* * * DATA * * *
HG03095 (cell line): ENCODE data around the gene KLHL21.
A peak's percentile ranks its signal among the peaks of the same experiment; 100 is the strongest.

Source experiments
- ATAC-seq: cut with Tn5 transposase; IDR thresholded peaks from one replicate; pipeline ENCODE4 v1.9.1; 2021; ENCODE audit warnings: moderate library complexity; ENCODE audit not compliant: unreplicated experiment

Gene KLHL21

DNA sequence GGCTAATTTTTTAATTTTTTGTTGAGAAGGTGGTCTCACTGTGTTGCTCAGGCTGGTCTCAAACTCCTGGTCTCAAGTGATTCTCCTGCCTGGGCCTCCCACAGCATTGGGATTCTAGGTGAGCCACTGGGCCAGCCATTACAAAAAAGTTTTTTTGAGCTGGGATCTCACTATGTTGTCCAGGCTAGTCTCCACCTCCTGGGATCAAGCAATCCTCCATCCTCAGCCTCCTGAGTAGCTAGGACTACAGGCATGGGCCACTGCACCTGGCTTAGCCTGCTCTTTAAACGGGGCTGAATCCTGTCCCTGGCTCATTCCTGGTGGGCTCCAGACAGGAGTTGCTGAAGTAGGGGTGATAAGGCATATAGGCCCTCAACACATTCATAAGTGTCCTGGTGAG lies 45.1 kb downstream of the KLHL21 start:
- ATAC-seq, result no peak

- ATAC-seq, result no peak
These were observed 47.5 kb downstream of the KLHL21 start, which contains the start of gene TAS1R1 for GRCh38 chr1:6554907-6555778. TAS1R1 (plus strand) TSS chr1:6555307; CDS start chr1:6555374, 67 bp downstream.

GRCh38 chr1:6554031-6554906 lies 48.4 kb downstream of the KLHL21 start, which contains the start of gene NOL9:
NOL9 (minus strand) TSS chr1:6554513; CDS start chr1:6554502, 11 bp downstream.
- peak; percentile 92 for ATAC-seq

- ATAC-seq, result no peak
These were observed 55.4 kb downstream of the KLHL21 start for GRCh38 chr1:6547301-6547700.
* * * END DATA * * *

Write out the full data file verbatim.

HG03095 (cell line): ENCODE data around the gene KLHL21.
A peak's percentile ranks its signal among the peaks of the same experiment; 100 is the strongest.

Source experiments
- ATAC-seq: cut with Tn5 transposase; IDR thresholded peaks from one replicate; pipeline ENCODE4 v1.9.1; 2021; ENCODE audit warnings: moderate library complexity; ENCODE audit not compliant: unreplicated experiment

Gene KLHL21

DNA sequence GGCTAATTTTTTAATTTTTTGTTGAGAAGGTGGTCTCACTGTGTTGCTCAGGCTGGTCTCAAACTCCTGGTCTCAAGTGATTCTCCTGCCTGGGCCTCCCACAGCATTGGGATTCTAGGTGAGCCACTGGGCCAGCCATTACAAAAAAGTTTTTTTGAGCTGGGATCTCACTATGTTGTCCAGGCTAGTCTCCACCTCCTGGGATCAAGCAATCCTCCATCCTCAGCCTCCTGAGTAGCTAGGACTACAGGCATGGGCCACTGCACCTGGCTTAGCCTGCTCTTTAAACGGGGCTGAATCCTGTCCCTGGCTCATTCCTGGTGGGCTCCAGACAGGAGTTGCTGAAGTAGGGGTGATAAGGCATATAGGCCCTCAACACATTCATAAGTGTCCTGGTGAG lies 45.1 kb downstream of the KLHL21 start:
- ATAC-seq, result no peak

- ATAC-seq, result no peak
These were observed 47.5 kb downstream of the KLHL21 start, which contains the start of gene TAS1R1 for GRCh38 chr1:6554907-6555778. TAS1R1 (plus strand) TSS chr1:6555307; CDS start chr1:6555374, 67 bp downstream.

GRCh38 chr1:6554031-6554906 lies 48.4 kb downstream of the KLHL21 start, which contains the start of gene NOL9:
NOL9 (minus strand) TSS chr1:6554513; CDS start chr1:6554502, 11 bp downstream.
- peak; percentile 92 for ATAC-seq

- ATAC-seq, result no peak
These were observed 55.4 kb downstream of the KLHL21 start for GRCh38 chr1:6547301-6547700.